Emotions: Sadness, melancholy, and pain are emotions that, according to TCM, are associated with the lungs. These emotions, if intense or prolonged, can affect the functioning of the lungs and Qi.

Improper Diet: Excessive consumption of cold, raw or hard-to-digest foods can affect the lungs, as they are linked to the digestive function of the spleen in TCM.

Sedentary Lifestyle: Lack of physical activity affects the ability of the lungs to distribute Qi efficiently throughout the body.

Constitutional Weakness: Some people may be born with a weaker lung constitution, which means they are more susceptible to respiratory problems and Qi imbalances.

To address lung imbalances, TCM may recommend breathing exercises, Qigong, acupuncture, herbs, and dietary adjustments. These approaches are meant to help strengthen and balance the lungs' Qi and protect them from harmful external factors.

It is important to note that these practices are complementary and do not replace conventional medical care for respiratory problems or other conditions. In case of health problems, it is better to consult a doctor or a qualified specialist.


In Traditional Chinese Medicine (TCM), kidneys are considered extremely important, having multiple and fundamental roles. They regulate the body's water balance and are the essential source of vital energy (Qi) and essence (Jing). Several factors can cause kidney imbalances:

Depletion of Vital Energy (Jing): Jing is a concentrated form of vital energy stored in the kidneys. Jing depletion can be caused by ageing, chronic stress, prolonged illness, sexual overwork, or other conditions of physical and mental exhaustion.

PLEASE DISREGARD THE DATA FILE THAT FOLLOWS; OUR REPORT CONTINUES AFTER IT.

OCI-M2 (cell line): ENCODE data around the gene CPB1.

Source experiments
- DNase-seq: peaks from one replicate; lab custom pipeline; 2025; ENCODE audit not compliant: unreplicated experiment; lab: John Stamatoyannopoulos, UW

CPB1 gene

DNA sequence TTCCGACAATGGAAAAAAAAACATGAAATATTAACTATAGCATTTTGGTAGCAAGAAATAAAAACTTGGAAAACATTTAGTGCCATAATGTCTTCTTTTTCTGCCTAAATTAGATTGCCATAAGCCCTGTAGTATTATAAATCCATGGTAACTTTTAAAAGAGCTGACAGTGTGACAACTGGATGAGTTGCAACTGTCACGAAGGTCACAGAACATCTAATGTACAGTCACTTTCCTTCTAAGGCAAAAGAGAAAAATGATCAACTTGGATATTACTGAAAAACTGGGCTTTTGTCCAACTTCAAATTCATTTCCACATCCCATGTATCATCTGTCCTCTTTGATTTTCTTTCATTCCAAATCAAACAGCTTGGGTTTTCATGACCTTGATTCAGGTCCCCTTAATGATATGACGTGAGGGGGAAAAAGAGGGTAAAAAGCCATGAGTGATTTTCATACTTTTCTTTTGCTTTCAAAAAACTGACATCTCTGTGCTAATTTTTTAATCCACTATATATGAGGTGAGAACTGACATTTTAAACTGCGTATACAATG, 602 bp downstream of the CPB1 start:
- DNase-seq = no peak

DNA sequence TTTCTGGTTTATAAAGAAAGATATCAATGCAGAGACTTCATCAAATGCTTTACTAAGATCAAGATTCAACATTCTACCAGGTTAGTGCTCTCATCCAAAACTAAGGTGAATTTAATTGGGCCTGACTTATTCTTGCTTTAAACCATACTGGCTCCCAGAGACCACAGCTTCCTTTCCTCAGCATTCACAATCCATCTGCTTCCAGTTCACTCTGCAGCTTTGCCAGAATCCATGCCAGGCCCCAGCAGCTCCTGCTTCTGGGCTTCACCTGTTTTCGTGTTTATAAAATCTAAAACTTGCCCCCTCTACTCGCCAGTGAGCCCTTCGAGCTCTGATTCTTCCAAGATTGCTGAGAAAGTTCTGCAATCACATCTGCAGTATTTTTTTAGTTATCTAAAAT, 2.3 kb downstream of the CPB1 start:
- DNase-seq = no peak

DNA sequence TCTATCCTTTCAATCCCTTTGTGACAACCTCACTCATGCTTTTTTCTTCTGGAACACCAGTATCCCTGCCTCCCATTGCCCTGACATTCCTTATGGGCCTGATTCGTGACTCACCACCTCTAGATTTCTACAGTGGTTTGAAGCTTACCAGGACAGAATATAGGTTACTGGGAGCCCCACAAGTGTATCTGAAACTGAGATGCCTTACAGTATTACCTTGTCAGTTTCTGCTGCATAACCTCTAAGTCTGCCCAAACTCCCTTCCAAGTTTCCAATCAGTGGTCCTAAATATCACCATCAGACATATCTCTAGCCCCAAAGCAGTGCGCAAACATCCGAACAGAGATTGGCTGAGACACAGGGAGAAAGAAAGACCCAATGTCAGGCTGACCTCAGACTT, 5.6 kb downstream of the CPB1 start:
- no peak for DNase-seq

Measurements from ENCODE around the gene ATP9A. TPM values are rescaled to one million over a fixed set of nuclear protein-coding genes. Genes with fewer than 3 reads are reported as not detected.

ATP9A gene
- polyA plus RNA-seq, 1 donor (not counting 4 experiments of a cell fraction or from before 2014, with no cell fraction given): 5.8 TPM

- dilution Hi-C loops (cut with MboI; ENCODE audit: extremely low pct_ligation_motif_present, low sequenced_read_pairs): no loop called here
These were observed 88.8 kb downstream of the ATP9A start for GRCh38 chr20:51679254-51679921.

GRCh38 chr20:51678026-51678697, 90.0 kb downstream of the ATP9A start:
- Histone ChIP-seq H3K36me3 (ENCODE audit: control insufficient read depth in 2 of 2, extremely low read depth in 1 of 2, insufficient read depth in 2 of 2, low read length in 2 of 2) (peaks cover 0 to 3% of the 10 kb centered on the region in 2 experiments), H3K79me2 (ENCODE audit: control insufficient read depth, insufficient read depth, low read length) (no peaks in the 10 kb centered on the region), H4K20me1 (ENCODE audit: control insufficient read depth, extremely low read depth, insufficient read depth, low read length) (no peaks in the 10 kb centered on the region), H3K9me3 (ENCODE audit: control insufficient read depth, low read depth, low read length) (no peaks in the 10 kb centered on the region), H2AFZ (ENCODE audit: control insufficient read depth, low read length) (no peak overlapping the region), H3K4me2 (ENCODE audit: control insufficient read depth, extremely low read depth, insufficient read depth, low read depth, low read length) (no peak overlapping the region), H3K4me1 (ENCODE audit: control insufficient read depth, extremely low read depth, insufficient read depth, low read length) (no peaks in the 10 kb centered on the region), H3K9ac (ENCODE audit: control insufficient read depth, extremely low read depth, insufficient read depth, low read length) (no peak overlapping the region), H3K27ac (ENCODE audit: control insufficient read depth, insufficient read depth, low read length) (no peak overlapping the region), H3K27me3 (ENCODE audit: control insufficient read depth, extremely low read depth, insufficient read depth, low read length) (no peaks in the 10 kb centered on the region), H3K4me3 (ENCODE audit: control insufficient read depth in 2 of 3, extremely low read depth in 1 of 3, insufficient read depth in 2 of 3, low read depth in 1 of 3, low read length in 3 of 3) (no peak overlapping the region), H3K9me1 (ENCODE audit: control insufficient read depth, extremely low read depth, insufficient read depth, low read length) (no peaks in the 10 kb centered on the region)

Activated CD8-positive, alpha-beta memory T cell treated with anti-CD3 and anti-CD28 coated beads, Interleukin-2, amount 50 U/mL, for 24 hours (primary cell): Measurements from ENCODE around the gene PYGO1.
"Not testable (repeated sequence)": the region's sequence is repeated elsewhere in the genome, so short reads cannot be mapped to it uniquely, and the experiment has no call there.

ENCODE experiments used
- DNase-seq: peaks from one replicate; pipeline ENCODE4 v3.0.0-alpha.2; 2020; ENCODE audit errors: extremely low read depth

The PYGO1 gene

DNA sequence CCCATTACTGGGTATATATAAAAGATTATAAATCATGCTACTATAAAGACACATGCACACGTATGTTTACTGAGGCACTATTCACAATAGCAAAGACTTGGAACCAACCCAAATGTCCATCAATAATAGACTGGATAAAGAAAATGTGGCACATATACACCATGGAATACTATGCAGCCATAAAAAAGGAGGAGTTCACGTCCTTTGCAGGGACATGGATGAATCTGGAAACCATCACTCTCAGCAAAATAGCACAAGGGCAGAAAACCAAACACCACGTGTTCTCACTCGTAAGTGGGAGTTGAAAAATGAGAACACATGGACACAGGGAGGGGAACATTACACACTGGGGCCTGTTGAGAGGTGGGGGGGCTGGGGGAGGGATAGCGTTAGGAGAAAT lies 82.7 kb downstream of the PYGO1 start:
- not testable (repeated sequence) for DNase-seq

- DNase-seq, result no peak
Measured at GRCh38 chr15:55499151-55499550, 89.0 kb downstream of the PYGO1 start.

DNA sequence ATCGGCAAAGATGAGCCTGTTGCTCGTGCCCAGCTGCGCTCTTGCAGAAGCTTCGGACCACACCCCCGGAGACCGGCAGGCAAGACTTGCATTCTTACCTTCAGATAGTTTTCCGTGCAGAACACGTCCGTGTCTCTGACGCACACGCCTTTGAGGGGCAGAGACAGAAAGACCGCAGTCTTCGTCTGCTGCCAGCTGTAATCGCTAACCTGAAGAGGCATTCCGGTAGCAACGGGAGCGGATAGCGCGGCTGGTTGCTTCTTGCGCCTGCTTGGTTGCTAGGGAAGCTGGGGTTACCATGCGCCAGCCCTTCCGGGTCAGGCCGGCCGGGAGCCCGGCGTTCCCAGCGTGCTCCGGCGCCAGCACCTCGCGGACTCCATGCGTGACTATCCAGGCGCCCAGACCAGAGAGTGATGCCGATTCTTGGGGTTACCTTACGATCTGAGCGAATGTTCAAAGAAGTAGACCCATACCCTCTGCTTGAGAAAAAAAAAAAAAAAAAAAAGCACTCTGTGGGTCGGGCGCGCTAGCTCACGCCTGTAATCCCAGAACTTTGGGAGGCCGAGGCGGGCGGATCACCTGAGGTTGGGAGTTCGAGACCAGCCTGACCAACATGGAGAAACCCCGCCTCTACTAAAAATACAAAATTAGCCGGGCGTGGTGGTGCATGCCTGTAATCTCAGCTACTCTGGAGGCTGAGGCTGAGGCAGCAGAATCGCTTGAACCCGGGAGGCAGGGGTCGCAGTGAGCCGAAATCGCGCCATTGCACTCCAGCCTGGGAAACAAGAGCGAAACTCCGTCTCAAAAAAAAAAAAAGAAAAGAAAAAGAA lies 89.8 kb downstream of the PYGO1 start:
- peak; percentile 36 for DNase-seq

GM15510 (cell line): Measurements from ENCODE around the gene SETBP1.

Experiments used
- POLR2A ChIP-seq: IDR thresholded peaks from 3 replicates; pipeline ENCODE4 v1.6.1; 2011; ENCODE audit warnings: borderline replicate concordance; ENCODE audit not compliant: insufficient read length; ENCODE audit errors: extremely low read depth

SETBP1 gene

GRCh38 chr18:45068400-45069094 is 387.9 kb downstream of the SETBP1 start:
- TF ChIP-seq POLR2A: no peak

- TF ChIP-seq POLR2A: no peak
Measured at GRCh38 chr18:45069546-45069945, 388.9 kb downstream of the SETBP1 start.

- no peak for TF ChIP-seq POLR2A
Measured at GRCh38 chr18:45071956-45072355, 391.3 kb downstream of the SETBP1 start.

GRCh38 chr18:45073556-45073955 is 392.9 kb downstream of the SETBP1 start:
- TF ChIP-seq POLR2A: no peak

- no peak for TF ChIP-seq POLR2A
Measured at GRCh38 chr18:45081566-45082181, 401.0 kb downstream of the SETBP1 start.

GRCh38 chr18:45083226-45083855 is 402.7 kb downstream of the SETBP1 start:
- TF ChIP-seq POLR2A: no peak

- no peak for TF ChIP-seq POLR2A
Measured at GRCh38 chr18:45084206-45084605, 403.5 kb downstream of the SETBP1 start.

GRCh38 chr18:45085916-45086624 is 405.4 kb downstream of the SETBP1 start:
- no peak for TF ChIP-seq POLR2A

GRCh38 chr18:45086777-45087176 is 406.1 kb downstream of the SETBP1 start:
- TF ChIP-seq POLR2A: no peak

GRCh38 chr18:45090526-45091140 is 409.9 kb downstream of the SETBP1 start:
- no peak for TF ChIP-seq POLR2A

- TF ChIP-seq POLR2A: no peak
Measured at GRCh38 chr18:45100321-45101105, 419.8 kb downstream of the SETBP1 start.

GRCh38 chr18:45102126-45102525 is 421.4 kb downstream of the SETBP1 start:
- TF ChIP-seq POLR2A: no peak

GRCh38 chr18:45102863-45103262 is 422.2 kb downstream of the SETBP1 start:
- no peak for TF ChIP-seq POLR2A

External Factors: Prolonged exposure to cold or humidity can affect the kidneys. In TCM, it is believed that cold and dampness can "invade" the kidneys and disrupt their functions.

Emotional Stress: Prolonged fear and anxiety are emotions associated with the kidneys in TCM and can weaken kidney function.

Improper Diet: Excessive consumption of salty, cold or raw foods can damage the kidneys. Also, an unbalanced diet that does not provide essential nutrients can weaken the kidneys.

Hereditary Factors: In TCM, it is believed that a person's hereditary constitution can also influence the condition of the kidneys.

To address kidney imbalances, TCM may include recommendations such as dietary adjustments, use of specific herbs, acupuncture, practices such as Qigong or Tai Chi, and lifestyle changes. These practices are intended to strengthen the kidneys, support Jing and Qi, and protect the body from external harmful factors.

It is essential to understand that these approaches are complementary and do not replace conventional medical care for kidney problems or other health conditions. It is always recommended to consult a doctor or a qualified TCM specialist for proper evaluation and treatment.